This archetypal American word derives from the Algonquian dialect of Native Americans in Massachusetts. In their language, it meant “war leader”. The Puritan missionary John Eliot used it in his translation of the Bible into their language in 1663 to convey the English words duke, officer and captain.
Mugwump was brought into English in the early nineteenth century as a humorous term for a boss, bigwig, grand panjandrum, or other person in authority, although often one of a minor and inconsequential sort. This example comes from a story in an 1867 issue of Atlantic Monthly: “I’ve got one of your gang in irons — the Great Mugwump himself, I reckon — strongly guarded by men armed to the teeth; so you just ride up here and surrender”.
It hit the big time in 1884, during the presidential election that set Grover Cleveland against the Republican James G Blaine. Some Republicans refused to support Blaine, changed sides, and the New York Sun labelled them little mugwumps. Almost overnight, the sense of the word changed to turncoat. Later, it came to mean a politician who either could not or would not make up his mind on some important issue, or who refused to take a stand when he was expected to do so. Hence the old joke that a mugwump is a person sitting on the fence, with his mug on one side and his wump on the other.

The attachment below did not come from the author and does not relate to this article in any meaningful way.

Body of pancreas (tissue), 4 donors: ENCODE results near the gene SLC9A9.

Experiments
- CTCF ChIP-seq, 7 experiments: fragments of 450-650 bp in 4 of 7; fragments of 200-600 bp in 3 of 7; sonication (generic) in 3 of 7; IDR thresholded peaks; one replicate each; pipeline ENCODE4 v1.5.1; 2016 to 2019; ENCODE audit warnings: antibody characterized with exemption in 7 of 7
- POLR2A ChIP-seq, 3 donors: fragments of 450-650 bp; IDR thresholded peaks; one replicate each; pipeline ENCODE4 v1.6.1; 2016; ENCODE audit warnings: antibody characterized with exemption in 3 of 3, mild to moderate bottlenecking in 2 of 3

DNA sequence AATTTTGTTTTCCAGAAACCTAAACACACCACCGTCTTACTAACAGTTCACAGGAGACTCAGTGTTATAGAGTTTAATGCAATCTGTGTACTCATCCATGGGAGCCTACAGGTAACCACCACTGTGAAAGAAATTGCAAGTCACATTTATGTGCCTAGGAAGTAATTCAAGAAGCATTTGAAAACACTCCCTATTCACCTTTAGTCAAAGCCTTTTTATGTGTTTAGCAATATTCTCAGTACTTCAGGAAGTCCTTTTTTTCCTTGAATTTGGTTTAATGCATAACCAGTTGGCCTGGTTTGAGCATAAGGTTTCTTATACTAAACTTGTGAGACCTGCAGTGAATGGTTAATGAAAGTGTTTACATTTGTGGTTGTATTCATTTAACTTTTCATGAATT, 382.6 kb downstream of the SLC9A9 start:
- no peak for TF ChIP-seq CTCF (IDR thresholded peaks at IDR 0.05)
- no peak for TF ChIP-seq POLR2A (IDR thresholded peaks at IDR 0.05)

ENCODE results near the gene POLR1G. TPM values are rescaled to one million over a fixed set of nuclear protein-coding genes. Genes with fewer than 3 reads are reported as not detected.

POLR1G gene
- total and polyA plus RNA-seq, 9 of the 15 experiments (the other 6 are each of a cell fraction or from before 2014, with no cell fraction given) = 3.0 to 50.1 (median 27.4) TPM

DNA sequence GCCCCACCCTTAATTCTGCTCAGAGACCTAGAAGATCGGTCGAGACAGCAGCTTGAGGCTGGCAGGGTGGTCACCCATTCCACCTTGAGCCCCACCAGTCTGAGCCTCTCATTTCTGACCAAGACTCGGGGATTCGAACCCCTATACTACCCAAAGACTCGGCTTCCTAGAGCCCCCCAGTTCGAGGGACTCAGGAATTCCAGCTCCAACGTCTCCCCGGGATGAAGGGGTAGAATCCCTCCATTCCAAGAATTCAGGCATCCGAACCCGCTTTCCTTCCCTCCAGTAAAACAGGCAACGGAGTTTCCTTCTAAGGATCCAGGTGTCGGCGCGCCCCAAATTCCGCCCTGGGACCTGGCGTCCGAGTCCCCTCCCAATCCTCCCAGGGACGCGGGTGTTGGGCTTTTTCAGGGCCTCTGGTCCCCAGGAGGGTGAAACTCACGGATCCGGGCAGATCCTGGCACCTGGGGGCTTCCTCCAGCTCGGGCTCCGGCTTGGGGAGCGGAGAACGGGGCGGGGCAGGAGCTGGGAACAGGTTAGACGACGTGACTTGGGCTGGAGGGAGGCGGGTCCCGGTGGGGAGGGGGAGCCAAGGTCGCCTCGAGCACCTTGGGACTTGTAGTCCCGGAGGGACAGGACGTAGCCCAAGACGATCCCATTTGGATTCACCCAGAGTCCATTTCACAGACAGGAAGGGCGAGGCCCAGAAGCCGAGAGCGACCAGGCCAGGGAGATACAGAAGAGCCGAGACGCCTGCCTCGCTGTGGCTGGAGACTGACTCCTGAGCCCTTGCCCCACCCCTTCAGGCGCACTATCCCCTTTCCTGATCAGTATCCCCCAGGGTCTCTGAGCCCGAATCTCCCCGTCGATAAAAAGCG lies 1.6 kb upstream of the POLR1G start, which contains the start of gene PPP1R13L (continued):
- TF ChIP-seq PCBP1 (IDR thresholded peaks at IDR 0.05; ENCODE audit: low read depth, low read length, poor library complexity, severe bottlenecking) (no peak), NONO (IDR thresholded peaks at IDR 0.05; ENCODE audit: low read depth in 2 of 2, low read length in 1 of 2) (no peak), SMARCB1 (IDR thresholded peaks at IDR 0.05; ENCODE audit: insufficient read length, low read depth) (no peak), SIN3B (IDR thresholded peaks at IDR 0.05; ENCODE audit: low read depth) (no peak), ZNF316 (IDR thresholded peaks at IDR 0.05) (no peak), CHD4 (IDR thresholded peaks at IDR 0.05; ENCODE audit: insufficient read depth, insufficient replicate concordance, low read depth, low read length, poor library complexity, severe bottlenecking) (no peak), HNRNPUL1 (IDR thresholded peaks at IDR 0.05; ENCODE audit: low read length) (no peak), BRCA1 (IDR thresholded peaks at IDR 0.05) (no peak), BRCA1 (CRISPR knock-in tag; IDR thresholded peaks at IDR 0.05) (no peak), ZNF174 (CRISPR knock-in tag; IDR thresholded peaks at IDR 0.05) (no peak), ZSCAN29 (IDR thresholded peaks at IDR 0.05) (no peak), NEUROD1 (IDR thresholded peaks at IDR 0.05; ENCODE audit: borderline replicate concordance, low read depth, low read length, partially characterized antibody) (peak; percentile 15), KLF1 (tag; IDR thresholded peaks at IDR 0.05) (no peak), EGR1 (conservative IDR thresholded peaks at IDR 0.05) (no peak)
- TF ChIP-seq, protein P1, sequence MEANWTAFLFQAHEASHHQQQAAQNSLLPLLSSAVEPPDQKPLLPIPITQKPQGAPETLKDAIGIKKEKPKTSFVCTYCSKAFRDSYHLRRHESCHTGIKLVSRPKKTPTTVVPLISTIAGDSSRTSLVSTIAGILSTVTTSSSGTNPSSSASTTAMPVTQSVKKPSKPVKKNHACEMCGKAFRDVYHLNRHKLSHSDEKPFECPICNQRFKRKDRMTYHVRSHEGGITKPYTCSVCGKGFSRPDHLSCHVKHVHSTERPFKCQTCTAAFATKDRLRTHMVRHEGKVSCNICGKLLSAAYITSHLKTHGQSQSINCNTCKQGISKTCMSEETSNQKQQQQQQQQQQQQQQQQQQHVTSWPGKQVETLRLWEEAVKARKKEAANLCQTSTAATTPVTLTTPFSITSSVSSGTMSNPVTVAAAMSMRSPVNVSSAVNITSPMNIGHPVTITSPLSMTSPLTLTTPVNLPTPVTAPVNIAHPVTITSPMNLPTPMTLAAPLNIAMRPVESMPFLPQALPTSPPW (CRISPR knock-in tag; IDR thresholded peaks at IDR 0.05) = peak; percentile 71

There is also a slangy sense — less known these days, I believe — of a person who has been persuaded by his possession of a minor official position into a sense of self-importance, often becoming obnoxious as a result.